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Media Release

First Cohort of CEC ‘Generation of Environmental Leaders Program’ Announced

Tiohtià:ke (Montreal), 20 June 2024—The Commission for Environmental Cooperation (CEC) is proud to announce the first  cohort  of the new Generation of Environmental Leaders Program (GELP).

The 2024 GELP cohort comprises three teams, each representing one of the following countries: Canada, Mexico, and the United States. The selected youth teams were chosen for their creative and impactful solutions to support North American communities and preserve our shared waters, lands, and air.

The GELP offers more than just a platform for ideas; it provides a year-long mentorship program, including  public speaking, marketing and project management training, with guidance from many experts, and several networking opportunities. Each selected youth team receives C$15,000 in seed funding to amplify the impact of their solutions in local communities.

“We’re proud to introduce the very first GELP cohort, whose inspiring and forward-thinking solutions are already making an impact and addressing some of our most urgent social and environmental challenges. The GELP is a cornerstone of the CEC’s strategy and renewed efforts to meaningfully engage youth across North America,” said Julie Amina Jacquemin, CEC’s Outreach and Partnerships Lead.

The selected teams and their solutions are:

• Canada: Encore! Biomatériaux 
Plastic pollution, inefficient food waste management, and the energy-intensive production of single-use plastic alternatives pose significant environmental challenges. In response, Encore! Biomatériaux devised an innovative solution: compostable packaging made from upcycled agri-food waste.

Their process started with extensive research into current environmental challenges and the untapped potential of upcycling agri-food waste. Laboratory tests then led to the development of a biosourced, biodegradable binding agent that serves as the foundation of their compostable packaging. Not only is their solution a low-energy-cost process, it also stands out for the versatility of the type of waste that can be upcycled, and for its operational simplicity.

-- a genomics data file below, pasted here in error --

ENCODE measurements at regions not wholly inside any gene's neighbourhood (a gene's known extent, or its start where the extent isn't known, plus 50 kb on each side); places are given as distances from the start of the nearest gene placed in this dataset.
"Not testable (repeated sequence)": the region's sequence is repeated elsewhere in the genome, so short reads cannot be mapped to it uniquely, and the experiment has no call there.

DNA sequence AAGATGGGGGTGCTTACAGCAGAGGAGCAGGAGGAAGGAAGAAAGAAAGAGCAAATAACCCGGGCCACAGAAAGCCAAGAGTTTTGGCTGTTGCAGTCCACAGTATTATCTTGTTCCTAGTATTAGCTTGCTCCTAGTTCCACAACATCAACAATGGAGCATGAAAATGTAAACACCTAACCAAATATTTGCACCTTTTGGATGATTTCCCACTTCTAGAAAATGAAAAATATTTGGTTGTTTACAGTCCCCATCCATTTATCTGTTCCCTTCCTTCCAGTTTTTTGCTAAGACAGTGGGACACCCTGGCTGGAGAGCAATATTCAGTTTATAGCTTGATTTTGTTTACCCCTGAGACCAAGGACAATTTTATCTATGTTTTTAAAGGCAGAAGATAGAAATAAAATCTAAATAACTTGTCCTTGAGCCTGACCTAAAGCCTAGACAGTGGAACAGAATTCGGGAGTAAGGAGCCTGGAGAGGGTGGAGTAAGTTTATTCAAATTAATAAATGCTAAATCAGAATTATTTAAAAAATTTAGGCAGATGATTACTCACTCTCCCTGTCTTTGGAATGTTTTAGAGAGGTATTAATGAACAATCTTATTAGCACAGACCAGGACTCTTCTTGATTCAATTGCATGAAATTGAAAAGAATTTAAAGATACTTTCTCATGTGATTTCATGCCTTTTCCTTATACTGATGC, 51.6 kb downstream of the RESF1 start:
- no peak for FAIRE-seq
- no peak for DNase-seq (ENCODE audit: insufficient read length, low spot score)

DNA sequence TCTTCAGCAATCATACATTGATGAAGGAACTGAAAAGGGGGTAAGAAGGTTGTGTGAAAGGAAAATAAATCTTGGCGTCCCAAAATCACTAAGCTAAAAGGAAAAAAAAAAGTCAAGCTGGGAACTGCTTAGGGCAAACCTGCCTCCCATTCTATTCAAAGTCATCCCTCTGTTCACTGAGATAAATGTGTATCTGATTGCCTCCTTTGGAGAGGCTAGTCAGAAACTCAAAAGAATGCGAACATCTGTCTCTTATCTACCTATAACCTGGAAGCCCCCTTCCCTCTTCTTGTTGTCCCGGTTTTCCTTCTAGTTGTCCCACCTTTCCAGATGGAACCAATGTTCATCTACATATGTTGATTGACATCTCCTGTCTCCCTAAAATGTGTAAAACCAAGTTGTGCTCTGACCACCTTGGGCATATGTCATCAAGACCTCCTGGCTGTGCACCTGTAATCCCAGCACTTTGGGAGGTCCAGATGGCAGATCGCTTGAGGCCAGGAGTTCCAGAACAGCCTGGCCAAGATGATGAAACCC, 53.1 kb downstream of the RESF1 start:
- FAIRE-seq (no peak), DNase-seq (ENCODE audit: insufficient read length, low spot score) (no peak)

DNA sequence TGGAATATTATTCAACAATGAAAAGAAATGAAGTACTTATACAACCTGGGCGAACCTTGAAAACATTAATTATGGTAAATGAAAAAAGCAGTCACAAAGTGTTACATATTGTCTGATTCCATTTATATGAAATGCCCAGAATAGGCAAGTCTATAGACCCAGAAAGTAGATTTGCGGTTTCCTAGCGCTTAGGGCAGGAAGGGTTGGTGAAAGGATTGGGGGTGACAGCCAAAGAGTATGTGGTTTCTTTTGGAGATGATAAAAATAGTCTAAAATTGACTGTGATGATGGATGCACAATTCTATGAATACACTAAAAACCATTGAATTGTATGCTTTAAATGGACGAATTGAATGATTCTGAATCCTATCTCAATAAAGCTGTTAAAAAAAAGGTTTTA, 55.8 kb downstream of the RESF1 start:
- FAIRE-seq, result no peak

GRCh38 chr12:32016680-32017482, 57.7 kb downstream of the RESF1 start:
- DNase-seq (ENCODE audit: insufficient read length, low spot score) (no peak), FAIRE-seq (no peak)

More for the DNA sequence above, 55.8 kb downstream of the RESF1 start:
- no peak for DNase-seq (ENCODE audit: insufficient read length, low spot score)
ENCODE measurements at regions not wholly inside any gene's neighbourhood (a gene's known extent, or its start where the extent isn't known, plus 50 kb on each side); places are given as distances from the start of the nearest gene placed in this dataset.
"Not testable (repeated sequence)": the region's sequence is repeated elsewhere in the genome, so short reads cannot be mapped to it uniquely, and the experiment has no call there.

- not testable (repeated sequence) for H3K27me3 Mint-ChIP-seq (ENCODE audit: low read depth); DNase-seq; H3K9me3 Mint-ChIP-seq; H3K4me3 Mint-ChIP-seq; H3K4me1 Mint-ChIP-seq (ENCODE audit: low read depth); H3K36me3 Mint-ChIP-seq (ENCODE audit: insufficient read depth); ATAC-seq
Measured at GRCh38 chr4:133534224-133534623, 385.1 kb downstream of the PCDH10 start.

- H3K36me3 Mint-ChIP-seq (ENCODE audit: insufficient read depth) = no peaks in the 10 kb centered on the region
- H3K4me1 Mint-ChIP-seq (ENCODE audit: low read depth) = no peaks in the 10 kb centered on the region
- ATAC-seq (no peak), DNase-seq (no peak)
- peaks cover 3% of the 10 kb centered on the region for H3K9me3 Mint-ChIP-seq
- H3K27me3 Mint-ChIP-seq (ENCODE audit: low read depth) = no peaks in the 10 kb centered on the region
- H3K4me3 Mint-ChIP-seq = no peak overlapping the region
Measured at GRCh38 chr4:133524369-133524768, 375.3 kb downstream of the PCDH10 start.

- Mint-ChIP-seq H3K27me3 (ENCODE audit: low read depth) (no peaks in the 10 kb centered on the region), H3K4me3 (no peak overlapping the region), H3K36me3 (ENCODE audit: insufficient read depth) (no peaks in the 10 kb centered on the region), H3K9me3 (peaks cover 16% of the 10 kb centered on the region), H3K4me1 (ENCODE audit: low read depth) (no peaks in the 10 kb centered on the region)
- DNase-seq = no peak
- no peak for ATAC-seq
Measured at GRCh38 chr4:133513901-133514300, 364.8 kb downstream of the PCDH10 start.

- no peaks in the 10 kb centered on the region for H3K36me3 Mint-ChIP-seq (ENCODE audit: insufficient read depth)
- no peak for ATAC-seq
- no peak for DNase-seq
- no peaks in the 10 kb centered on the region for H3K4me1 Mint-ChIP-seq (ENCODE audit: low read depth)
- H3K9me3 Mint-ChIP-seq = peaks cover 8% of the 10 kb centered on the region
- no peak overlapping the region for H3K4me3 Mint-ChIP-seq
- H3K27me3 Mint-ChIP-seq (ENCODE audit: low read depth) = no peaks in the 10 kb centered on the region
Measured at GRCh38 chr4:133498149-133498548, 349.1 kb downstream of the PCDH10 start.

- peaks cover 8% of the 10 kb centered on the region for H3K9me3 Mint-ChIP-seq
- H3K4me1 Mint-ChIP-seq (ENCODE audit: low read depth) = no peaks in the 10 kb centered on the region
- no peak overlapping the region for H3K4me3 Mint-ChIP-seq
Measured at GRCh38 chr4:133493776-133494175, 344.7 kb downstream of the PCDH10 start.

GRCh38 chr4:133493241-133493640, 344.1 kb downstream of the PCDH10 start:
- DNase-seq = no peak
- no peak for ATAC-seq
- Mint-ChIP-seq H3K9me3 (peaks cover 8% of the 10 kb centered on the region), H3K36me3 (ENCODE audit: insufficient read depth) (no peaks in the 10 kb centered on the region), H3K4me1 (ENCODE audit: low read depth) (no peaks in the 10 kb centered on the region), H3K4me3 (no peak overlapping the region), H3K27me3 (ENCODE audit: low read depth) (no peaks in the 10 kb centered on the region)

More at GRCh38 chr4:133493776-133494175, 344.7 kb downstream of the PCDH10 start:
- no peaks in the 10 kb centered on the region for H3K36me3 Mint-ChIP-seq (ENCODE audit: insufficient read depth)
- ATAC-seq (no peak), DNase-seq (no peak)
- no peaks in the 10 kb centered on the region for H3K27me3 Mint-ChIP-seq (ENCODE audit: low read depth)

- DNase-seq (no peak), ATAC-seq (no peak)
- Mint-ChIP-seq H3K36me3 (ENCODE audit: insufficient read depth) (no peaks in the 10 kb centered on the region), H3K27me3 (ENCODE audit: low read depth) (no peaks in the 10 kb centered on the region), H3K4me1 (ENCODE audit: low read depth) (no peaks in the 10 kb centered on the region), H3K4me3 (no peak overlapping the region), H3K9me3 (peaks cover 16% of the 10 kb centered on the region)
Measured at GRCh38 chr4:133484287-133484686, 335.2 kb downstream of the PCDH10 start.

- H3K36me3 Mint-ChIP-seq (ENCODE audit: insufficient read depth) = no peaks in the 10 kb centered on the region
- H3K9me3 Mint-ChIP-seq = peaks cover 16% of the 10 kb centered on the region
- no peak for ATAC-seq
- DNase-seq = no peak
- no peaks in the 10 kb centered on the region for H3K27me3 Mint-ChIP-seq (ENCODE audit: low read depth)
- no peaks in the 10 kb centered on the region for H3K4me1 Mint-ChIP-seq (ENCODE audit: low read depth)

• Mexico: Education for the restoration and conservation of the Tamasopo wetland 
The Tamasopo wetland, nestled within the state of San Luis Potosí, is a designated Ramsar site of international importance threatened by pollution caused by agricultural and livestock raising activity.  The wetland has undergone a distressing transformation, mainly due to the change in land use for sugarcane cultivation and the resulting contamination. A recent fire outbreak, sparked by crop burning for sugarcane harvest, engulfed half of the wetland’s surface, further exacerbating the situation and causing an alarming loss of biodiversity.

To counteract this decline, the youth team from Organización para Remediar el Medio Ambiente y Armonía Social A.C. proposes a comprehensive restoration effort of the wetland centered on environmental education, reforestation and conservation strategies. Following several field visits, a community engagement session took place to address the community’s needs and priorities. By fostering a collaborative approach and leveraging community-led initiatives, they aspire to initiate the gradual recovery of the Tamasopo wetland, safeguarding its biodiversity and ecological integrity for generations to come.